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expansion in entering new product lines; and (7) advertising to value of shipments ratios by product class.

The Federal Home Loan Bank Board provides data on the operations of the Federal Home Loan Banks, savings and loan associations, and general information on the mortgage market.

The Department of Housing and Urban Development provides monthly data on originations of mortgage and construction loans, purchases and sales of loans for residential and nonresidential properties, commitments for mortgage loans, and quarterly information on gross flows of mortgage loans.

Publication of data for individual companies will not be made available for at least 5 years after the data year. The Federal Trade Commission believes that this lag is adequate to prevent disclosure of proprietary information that could benefit rival companies.

The principal use of the corporate patterns data will be to assist the Federal Trade Commission in its enforcement efforts, economic studies and policy planning activities. Due to the lack of consistent and comprehensive published data, there has been no systematic empirical analysis of the significance and impact on competition of the merger movements and increased diversification of large corporations over the last three decades. Such information is considered essential for a basic understanding of competitive conditions and the formulation of sound and effective antitrust policy.

The Securities and Exchange Commission provides current and/or annual data on the volume and dollar value of activity in the securities markets, institutional purchases and sales of common stocks, ownership of common stocks, condition of security brokers and dealers, and noninsured private pension funds.

Banking and Credit A number of Federal agencies provide statistics on banking and credit. The more prominent ones are summarized below.

The Department of Agriculture provides current and/or annual data on agricultural credit, including agricultural loans by financial and lending institutions, farm mortgage debt and interest rates.

The Department of the Treasury provides monthly data on the national debt, Federal securities, and international Government transactions.

The Bureau of the Census provides annual data on debt transactions and cash and security holdings of State and local governments. It also provides quinquennial information on farm finances as part of the census of agriculture.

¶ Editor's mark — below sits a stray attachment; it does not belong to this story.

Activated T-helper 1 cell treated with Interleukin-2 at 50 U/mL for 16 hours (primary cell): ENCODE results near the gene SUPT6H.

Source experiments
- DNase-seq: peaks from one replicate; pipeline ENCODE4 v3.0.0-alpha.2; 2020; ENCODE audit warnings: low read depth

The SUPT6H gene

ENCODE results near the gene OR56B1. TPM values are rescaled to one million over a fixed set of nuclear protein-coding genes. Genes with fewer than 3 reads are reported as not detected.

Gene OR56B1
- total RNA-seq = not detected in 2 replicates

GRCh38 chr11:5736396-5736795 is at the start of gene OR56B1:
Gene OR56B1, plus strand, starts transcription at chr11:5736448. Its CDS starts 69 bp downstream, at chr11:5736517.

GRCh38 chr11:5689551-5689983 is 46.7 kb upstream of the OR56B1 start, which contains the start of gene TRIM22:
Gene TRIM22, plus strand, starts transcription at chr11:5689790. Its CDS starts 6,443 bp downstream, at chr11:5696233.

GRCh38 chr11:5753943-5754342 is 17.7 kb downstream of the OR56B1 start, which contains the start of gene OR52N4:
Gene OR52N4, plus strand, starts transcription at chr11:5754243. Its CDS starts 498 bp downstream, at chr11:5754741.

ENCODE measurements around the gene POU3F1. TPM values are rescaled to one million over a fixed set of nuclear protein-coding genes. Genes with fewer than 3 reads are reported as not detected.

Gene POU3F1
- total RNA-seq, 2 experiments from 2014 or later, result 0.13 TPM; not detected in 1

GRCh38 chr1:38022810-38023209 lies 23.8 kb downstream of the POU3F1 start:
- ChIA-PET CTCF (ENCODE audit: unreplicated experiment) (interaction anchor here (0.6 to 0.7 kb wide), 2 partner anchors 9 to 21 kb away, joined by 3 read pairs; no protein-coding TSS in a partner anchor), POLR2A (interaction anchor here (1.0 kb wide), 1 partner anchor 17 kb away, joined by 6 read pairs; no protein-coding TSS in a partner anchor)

The Bureau of Economic Analyses provides quarterly information on international financial transactions as part of the balance of payments accounts (see chapter on the economic accounts).

The Federal Reserve Board publishes weekly and monthly banking statistics in the monthly Federal Reserve Bulletin and as special releases. These include data on the central banking system, money stock, interest rates, commercial bank balance sheets, consumer and mortgage credit, governmental and international financial transactions.

The Federal Deposit Insurance Corporation (FDIC) publishes data on commercial banking in the form of “all bank” statistics from tabulations by the Comptroller of the Currency, Federal Reserve, and FDIC call reports—detailed reports of assets and liabilities tabulated four times each year for the banks under the agency's supervision-and from similar reports semiannually covering the small number of noninsured banks. Annual data are published also on the earnings, expenses, and profits of all insured commercial and mutual savings banks. In addition, the FDIC collects data on mortgages made on new and existing single-family homes by commercial and mutual savings banks for incorporation with similar data from savings and loans institutions into the Federal Home Loan Bank Board monthly series on interest rates and terms of nonfarm conventional first mortgages, and for use in Department of Housing and Urban Development data on gross mortgage flows.

Data Gaps and Further Development

Data weaknesses of banking and credit statistics may be classified in four broad categories: money stock, consumer credit, mortgage and construction loan interest rates, and small business data needs.

Money Stock.–The money supply aggregates composed alternatively of various categories of cash and deposits and referred to as M1 through M5 are a basic source of information used by the Federal Reserve Board in setting monetary policy.

In its 1976 report to the Federal Reserve Board, the Advisory Committee on Monetary Statistics recommended a number of improvements for strengthening the analytic usefulness and statistical reliability of the money stock figures. These include money stock definitions, nonmember bank deposits, consolidation of financial institution accounts, foreign deposits, seasonal adjustment, short-run transitory variations, and negotiable and payment order of withdrawal accounts.

A program to improve the measures of deposits of nonmember banks of the Federal Reserve System has begun with an experimental survey by the Federal Deposit Insurance Corporation to collect weekly data on deposits of nonmember banks to supplement the existing quarterly call report data. A decision will be made in 1979 on whether to make this survey permanent. Reliable measurement of nonmember banks is important because of their effect on monetary policy. They account for approximately 25% of all commercial bank deposits, and since this proportion is growing, it will be still more important in the future to have an accurate assessment of their role in the economy. The FRB also established a committee of outside experts in 1978 to review the seasonal adjustment techniques presently used and to recommend the most appropriate methods for adjusting the monetary aggregates and other financial data.